Our Take: 4/5 Stars
In the era of COVID-19, many are puzzled as to why a good half of the country continues to dismiss the severity of the pandemic and refuse to wear masks. Political pundits have postulated that this is a result of the restricted access to hospitals and healthcare facilities that reporters and major media outlets have dealt with, which has led to no accurate assessment of the true healthcare landscape.
One possible solution: give cameras to the healthcare workers on the frontlines. Tell the stories of those who lived through the uncertainty and fear of the pandemic first, starting in New York City.
The brainchild of New York Times Presents — a production company named for the newspaper of the same title — “They Get Brave” is a standalone documentary that aims to explain the essential stories of today. By all accounts, it delivers.
The 36-minute documentary manages to pack a surprising amount of narrative into such a short runtime. It follows the stories of five healthcare professionals as they film the havoc of the coronavirus in real time, alongside their own reactions and the personal sacrifices made in the process.
Over and over viewers see how the coronavirus has subtly made its way into the very fabric of American healthcare workers’ lives — when a nurse shoos away her dog instead of greeting her while walking in the door, or when a doctor’s daughter calmly draws her own rendition of the now ubiquitous image of the coronavirus during their time together.
The first few minutes of the documentary are presented as a chronological day-by-day recount of the initial outbreak in New York City, superimposed with audio from Governor Andrew Cuomo and broadcast news updates.
When the date, March 1, is displayed on the screen in passing, the viewer is struck by how the last several months have felt like several lifetimes. One of the strengths of the documentary is how it deliberately crosses the usual professional boundaries of journalism into personal territory. Instead of a 2-minute sound bite from an interview with a pulmonary specialist, the documentary invites viewers to watch as the story unfolds through its subjects’ lives. Again and again the viewer must witness the haunting anxiety of healthcare workers as they are hidden under a calm and collected demeanor in a clinical setting.
There are also personal and ethical dilemmas that America’s healthcare workers must face head-on: how can one properly grieve the suicide of a mentor from the stress of treating patients with coronavirus? Should one organize a demonstration against working under unsafe working conditions, at the expense of their future career? How can nurses ensure dignity in death, when bodies are being stacked in one refrigerated truck after another? And how does one begin writing a will for their child, in their early thirties?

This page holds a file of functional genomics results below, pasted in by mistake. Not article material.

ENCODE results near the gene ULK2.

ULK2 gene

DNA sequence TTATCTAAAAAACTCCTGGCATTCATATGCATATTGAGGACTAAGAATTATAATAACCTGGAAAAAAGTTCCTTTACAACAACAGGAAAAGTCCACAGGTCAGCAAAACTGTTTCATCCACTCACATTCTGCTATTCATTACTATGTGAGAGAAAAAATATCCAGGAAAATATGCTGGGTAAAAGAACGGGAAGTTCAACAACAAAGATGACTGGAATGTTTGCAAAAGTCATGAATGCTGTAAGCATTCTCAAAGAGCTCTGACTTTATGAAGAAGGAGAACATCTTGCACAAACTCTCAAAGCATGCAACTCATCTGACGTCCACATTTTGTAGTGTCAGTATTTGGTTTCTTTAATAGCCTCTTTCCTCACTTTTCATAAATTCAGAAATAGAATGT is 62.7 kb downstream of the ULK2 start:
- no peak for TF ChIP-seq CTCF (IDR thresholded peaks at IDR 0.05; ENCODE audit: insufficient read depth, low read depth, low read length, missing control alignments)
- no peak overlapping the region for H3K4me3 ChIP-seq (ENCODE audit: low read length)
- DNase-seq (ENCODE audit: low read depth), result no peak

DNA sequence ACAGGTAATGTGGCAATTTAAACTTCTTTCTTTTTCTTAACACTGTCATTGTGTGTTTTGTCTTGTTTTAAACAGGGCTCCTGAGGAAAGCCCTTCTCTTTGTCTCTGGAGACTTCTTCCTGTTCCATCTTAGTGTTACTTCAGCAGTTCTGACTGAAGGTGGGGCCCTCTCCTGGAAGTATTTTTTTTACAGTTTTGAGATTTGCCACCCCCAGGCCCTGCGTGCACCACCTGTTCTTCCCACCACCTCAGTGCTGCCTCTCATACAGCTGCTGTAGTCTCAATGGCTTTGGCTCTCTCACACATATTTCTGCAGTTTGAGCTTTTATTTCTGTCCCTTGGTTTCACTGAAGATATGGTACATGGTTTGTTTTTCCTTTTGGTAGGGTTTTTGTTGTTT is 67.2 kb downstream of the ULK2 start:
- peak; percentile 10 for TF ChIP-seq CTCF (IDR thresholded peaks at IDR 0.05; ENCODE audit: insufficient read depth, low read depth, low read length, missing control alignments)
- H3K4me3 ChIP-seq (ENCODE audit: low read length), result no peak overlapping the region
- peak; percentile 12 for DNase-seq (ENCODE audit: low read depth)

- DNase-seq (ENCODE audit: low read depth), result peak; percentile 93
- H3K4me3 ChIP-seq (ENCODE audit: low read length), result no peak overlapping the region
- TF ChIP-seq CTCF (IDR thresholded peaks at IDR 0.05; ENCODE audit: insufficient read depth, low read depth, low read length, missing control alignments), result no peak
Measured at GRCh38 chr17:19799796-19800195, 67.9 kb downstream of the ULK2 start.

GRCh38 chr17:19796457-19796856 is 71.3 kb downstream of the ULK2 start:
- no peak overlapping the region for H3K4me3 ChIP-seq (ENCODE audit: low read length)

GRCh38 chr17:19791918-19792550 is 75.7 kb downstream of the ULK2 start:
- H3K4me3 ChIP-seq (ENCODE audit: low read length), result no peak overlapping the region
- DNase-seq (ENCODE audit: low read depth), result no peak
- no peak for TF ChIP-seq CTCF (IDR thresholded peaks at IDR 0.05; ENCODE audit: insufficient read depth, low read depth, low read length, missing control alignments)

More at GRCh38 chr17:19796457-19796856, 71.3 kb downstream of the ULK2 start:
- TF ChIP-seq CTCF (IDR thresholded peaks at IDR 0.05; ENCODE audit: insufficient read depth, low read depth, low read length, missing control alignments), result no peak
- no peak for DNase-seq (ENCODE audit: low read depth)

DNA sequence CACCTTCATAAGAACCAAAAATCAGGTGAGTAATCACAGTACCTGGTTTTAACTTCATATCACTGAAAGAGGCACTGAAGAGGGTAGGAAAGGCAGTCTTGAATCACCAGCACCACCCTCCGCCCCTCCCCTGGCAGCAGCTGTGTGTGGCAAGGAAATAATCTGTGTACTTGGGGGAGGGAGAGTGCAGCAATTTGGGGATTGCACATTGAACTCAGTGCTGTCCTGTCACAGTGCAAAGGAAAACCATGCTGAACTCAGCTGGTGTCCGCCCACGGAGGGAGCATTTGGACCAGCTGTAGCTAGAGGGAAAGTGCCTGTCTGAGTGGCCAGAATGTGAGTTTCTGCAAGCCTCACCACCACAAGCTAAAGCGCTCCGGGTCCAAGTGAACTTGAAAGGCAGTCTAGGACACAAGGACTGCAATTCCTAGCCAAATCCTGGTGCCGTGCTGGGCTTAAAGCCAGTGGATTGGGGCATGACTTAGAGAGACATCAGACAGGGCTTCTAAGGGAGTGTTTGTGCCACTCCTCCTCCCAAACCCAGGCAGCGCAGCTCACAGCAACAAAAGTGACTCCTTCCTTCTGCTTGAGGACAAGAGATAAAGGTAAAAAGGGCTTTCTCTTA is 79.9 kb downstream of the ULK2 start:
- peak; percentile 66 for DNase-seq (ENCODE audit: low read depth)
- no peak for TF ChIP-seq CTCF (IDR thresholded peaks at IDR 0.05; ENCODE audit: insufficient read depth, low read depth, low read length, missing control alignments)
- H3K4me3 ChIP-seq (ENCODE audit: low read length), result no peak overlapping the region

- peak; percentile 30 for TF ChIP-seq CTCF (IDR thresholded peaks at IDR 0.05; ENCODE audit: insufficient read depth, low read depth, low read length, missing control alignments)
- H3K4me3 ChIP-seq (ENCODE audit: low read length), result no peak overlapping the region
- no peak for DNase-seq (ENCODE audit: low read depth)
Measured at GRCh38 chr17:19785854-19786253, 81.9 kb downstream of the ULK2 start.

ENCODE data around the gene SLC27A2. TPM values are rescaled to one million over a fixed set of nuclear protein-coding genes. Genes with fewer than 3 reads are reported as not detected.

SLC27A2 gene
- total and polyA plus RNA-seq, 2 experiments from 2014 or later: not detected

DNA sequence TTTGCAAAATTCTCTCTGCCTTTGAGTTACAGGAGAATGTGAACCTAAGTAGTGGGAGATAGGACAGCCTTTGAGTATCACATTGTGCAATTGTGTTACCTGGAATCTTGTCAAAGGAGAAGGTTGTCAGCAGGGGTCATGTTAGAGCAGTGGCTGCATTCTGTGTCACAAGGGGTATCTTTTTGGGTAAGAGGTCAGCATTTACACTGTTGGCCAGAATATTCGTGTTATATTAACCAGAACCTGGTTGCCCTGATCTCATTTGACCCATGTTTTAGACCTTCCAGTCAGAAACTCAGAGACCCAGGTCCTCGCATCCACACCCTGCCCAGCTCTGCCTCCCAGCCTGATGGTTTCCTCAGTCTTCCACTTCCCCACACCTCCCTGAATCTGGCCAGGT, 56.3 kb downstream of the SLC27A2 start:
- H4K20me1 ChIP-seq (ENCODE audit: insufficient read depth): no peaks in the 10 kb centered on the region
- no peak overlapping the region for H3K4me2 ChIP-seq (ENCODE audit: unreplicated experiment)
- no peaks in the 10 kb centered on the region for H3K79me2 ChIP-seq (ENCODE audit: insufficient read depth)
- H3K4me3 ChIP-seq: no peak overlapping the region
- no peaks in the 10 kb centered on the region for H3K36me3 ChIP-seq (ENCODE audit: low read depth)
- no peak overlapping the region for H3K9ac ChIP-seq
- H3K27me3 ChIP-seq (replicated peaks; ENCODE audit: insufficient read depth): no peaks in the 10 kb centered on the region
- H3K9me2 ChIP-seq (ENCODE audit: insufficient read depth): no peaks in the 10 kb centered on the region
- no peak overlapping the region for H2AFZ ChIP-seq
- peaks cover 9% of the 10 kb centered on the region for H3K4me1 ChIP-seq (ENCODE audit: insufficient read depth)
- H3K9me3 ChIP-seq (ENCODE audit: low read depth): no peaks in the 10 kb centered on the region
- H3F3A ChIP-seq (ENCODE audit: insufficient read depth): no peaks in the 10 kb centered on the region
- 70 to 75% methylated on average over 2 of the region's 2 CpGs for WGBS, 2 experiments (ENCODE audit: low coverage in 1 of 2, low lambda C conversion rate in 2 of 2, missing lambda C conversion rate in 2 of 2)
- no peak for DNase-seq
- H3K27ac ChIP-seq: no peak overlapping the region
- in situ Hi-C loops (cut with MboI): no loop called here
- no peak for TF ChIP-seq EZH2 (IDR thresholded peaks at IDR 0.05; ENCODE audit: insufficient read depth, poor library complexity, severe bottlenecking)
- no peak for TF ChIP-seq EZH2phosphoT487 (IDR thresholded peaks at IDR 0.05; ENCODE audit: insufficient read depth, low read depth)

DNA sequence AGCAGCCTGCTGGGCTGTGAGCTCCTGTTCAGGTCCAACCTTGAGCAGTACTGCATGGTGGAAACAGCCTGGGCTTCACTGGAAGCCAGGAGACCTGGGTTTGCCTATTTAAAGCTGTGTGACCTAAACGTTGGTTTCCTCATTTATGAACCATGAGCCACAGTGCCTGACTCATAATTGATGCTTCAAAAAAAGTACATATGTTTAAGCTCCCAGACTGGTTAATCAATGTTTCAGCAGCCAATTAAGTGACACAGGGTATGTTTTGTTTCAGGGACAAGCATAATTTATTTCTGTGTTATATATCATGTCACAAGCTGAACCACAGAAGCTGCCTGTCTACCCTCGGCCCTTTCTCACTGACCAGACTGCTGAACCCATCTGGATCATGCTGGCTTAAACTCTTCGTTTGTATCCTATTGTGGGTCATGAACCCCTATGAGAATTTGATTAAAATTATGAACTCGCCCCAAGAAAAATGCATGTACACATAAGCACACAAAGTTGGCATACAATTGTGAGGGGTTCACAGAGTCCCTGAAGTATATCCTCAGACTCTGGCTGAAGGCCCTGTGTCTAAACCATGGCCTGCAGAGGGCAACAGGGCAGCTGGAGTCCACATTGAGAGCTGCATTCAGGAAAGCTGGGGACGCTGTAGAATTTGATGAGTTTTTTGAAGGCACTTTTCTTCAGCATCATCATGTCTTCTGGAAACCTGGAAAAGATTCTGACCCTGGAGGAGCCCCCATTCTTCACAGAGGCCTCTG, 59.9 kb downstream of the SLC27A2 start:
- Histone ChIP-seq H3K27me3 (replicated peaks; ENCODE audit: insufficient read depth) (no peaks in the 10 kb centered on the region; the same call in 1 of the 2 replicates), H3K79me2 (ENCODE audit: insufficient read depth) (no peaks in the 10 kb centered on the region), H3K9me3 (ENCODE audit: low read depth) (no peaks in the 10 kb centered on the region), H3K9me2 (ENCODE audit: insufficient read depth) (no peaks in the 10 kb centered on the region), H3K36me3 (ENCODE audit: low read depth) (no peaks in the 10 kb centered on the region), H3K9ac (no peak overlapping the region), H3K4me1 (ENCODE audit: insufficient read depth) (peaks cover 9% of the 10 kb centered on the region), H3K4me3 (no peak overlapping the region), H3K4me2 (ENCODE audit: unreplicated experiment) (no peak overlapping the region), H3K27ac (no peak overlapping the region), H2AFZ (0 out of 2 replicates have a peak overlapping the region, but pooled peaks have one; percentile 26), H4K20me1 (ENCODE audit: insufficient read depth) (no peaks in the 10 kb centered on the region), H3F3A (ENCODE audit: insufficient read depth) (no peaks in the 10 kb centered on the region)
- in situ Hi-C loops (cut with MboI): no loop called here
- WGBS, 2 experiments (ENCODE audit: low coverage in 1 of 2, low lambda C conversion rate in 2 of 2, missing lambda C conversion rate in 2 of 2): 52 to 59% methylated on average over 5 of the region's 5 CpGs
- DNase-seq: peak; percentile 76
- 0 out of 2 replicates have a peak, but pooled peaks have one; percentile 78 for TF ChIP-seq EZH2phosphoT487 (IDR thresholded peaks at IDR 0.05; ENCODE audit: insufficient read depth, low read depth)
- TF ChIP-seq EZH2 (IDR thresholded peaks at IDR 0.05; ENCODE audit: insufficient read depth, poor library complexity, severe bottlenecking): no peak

These are all questions that these professionals wrestle with, exposing a new layer to the pandemic crisis that many sheltered at home would otherwise never imagine.
The sheer magnitude of the health crisis is another thing “They Get Brave” shines a light on: the proportionally few successes against a sea of deaths; the experience of Facetiming a loved one from a deathbed; the reality that this is not some apocalyptic crisis in a far away land. This pandemic is not analogous to public health crises in Laos, Kenya, or post-hurricane cholera in Haiti, ER physician Dr. Saleena Subaiya remarks, “That feels nothing like this…because we could go home.”
A catastrophe in plain sight is occurring all over the country.. “They Get Brave” is not so much entertainment as it is a sobering reality check, a blaring warning for the America of September, November, and December. The only issue with this documentary is the question of its audience, and whether it is likely that it will reach those who truly need to hear it.
“They Get Brave” offers an incisive and harrowing view into the daily lives of healthcare workers who faced the first coronavirus outbreak. As the virus continues to spread to other parts of the United States, the documentary offers a grave warning to those who continue to take the virus lightly, and humanizes the people working every day on the frontlines to save lives.
As one ICU nurse points out a mere four months ago, “All of this is so scary because it’s not even bad yet.” As public schools and universities start up again this month with cases still on the rise, we would do well to remember the vast unknown that still plagues us.
“They Get Brave” is available to stream now on Hulu.